A Hopeless Dud or The Man Who Kicked the Kaiser
Mark Bryant introduces the man who drew the British Establishment at its most shockable.
George Melly called H.M. Bateman ‘the reluctant poet of Metroland, the Cassandra of Clapham’ and it was as the resident artist of Edwardian Clapham, acknowledged in 1905 as ‘the capital of Suburbia’ – that commuter district ‘outside the four-mile radius’ of central London – that he first became best known. As the chronicler of that perennial Everyman figure ‘The Man on the Clapham Omnibus’ Bateman later produced a book of cartoons entitled Suburbia (1921) and the celebrated illustrator John Hassall even called him the ‘Suburban Artist’. However, the advent of the First World War – and what was perceived as the very real threat of attacks by Zeppelins and long-range German bombers – forced him to move out of Clapham and opened up a new chapter in his career.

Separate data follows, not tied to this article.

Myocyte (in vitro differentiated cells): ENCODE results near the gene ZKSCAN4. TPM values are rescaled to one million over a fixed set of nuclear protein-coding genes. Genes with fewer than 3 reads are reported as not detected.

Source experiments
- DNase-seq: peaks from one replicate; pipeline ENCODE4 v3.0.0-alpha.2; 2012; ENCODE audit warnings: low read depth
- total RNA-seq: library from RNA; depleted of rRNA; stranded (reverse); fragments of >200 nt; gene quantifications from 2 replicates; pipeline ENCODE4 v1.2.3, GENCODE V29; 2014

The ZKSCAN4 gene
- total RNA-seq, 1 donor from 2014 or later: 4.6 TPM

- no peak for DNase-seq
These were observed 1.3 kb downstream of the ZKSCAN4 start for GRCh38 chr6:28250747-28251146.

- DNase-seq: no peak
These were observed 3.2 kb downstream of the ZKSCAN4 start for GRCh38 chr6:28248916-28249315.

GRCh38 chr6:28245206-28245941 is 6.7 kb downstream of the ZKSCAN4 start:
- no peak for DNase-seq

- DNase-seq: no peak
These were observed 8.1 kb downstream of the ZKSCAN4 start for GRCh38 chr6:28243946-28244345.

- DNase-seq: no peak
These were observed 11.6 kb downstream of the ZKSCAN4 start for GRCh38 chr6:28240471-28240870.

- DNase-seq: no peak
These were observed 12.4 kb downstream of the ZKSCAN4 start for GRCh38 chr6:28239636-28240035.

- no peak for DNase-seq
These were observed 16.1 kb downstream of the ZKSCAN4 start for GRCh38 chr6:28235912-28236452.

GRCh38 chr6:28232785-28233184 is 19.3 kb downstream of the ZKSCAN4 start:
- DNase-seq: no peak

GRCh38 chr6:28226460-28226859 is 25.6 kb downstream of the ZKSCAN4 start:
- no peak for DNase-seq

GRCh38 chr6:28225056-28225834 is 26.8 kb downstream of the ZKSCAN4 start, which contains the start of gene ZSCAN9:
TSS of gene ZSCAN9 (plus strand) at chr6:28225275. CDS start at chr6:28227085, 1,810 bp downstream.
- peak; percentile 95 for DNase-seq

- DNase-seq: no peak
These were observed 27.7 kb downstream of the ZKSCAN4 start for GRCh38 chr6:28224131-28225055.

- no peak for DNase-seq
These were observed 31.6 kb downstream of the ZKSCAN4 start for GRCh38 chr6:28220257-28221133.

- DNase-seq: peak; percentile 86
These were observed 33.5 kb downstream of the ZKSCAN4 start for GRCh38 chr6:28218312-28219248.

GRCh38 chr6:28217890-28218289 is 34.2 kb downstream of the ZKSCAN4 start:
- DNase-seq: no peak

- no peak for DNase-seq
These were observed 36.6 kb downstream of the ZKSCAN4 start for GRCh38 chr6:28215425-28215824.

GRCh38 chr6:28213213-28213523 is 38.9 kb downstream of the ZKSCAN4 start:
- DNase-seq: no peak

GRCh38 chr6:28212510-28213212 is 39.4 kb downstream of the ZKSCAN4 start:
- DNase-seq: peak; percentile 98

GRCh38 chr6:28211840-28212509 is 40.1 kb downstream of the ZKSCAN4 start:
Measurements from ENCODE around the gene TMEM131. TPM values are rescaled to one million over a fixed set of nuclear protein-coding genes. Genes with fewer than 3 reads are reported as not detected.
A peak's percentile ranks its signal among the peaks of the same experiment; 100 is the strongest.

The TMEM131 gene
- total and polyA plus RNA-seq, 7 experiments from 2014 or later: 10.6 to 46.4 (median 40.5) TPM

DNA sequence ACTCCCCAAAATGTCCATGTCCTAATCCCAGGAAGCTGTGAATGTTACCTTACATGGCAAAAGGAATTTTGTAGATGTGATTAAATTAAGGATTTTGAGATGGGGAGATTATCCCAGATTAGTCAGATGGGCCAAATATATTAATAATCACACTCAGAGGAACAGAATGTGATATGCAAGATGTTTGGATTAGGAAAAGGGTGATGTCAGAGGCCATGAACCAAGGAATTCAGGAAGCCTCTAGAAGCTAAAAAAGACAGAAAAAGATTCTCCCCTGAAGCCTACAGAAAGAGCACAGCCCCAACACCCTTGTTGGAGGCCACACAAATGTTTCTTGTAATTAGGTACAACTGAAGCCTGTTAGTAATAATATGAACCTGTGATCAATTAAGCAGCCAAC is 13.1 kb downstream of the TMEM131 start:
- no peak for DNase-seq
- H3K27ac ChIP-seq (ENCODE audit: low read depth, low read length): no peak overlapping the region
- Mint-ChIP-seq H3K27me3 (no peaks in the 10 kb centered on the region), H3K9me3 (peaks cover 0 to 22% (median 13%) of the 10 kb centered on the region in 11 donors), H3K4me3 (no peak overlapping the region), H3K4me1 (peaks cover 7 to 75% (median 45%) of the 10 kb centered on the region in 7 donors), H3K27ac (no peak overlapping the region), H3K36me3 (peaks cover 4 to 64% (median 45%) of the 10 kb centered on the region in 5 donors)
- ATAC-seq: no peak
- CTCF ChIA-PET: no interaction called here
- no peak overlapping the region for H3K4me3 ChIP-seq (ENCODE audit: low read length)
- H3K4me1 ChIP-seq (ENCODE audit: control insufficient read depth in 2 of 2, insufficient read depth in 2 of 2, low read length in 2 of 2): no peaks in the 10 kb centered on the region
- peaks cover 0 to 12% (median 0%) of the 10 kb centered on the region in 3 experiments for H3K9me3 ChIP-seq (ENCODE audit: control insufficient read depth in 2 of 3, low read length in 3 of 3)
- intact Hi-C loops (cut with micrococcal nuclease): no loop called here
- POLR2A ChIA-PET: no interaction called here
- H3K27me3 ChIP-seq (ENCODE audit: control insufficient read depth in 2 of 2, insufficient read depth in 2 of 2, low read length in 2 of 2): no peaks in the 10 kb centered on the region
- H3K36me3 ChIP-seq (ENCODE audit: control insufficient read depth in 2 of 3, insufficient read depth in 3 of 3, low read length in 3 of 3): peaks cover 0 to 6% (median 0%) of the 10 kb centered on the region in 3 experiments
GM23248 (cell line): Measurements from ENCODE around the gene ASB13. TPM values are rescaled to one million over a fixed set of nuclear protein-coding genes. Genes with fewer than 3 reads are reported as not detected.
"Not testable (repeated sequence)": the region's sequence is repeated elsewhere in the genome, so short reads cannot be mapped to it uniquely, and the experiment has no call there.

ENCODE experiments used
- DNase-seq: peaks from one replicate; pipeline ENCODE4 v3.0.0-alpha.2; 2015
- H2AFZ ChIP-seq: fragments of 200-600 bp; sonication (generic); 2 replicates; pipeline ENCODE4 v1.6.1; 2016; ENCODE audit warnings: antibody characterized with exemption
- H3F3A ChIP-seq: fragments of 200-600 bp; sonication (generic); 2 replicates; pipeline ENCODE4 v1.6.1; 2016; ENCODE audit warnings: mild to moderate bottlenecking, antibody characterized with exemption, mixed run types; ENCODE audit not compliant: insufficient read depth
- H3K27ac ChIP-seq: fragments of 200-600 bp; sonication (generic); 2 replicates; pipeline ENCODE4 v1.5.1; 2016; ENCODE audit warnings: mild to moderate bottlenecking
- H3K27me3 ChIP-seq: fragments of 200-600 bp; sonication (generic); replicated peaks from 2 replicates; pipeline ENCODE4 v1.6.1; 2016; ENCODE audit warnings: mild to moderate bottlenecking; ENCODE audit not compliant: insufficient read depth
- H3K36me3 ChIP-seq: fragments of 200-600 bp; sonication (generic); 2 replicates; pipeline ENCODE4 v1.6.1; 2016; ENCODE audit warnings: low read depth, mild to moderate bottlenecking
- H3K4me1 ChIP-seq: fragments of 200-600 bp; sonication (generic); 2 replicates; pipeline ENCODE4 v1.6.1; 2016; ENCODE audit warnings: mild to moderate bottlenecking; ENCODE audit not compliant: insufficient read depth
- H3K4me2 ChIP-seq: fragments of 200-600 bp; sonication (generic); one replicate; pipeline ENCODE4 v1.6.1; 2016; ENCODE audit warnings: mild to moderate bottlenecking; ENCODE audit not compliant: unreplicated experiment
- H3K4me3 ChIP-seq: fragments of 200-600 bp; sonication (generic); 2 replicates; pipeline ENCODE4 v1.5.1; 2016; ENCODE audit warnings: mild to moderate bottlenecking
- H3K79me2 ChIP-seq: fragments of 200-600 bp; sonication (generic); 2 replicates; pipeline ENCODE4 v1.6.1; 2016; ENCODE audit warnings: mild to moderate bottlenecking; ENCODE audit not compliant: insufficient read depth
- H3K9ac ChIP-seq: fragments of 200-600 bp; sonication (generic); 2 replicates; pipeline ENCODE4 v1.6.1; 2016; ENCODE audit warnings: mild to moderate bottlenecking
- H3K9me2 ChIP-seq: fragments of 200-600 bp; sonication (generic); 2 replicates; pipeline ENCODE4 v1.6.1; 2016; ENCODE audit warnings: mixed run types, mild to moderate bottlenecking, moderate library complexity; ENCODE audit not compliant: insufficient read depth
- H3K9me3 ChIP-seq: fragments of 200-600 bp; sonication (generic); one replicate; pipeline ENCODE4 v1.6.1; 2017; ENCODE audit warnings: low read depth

Henry Mayo Bateman (known to his family as ‘Binks’) was born in Sutton Forest, New South Wales, Australia, on February 15th, 1887, the son of an English farmer. His parents returned to England when he was eighteen months old and at school he soon showed an ability for drawing – producing some sporting postcards aged thirteen and beginning to contribute to children’s comics aged fifteen. Encouraged by the great cartoonist Phil May (1864-1903), he left school aged sixteen to study at Westminster School of Art, Goldsmith’s and Charles van Havenmaet’s London studio.
After war was declared on August 4th, 1914, the family moved to Bromley in Kent (although in his late twenties Bateman was still living at home) and he enthusiastically volunteered for the 23rd London Regiment. However, in January 1915 he contracted rheumatic fever and, as a result, ‘the army realized me for a hopeless dud and thoughtfully fired me back again into civil life’ (H.M.Bateman by Himself, 1937). He drew his disappointment later as ‘The Dud’ (1918).